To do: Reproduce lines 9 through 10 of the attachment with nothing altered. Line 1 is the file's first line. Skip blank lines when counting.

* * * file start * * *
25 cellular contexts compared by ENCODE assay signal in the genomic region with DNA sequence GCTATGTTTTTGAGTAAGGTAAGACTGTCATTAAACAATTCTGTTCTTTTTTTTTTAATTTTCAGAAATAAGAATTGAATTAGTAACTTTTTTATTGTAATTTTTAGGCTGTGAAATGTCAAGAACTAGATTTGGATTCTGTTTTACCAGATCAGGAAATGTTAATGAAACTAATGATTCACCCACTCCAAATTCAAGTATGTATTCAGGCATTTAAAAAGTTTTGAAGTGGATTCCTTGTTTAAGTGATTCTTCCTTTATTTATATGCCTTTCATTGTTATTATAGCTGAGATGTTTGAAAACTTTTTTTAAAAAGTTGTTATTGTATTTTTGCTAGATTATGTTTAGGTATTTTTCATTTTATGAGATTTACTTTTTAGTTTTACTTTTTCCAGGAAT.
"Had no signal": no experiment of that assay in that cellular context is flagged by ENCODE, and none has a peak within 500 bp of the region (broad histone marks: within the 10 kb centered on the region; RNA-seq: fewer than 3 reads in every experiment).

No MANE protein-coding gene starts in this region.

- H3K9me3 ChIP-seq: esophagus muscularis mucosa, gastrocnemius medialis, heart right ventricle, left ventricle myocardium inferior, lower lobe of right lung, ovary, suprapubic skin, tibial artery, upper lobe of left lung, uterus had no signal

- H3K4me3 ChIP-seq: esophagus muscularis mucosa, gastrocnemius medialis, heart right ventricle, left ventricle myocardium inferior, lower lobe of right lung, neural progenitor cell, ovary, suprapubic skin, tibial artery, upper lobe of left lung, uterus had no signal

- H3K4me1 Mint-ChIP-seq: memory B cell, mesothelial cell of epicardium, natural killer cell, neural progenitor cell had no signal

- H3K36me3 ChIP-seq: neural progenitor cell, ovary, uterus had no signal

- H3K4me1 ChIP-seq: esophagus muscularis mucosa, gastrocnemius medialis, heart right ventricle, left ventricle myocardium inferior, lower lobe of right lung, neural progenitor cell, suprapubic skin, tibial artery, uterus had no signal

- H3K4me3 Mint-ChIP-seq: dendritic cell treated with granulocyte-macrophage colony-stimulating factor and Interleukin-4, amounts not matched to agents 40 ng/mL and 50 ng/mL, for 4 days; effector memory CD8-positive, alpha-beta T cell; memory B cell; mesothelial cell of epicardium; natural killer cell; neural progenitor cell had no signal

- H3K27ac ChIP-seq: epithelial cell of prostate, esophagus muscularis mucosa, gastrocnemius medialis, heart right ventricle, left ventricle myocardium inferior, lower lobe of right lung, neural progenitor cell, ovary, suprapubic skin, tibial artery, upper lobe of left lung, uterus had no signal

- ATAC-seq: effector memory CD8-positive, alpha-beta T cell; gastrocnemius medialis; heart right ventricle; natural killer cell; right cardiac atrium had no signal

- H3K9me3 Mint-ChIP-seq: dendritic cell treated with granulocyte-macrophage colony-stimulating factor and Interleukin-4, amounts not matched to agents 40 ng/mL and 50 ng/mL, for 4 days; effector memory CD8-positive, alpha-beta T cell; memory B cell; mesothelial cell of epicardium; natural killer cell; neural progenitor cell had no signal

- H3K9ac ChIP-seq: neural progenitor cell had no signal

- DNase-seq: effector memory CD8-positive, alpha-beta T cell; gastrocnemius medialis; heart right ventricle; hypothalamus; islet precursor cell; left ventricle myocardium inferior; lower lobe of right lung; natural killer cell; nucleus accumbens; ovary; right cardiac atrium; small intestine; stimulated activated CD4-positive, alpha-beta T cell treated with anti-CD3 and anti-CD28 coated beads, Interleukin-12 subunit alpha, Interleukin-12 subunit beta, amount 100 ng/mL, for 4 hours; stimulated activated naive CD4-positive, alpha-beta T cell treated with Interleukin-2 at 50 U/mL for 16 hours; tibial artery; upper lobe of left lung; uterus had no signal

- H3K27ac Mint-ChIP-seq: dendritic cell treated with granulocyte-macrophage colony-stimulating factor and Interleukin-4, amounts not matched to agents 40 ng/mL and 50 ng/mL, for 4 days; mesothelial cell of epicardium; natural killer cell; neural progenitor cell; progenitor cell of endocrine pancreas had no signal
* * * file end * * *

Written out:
- H3K4me3 Mint-ChIP-seq: dendritic cell treated with granulocyte-macrophage colony-stimulating factor and Interleukin-4, amounts not matched to agents 40 ng/mL and 50 ng/mL, for 4 days; effector memory CD8-positive, alpha-beta T cell; memory B cell; mesothelial cell of epicardium; natural killer cell; neural progenitor cell had no signal

- H3K27ac ChIP-seq: epithelial cell of prostate, esophagus muscularis mucosa, gastrocnemius medialis, heart right ventricle, left ventricle myocardium inferior, lower lobe of right lung, neural progenitor cell, ovary, suprapubic skin, tibial artery, upper lobe of left lung, uterus had no signal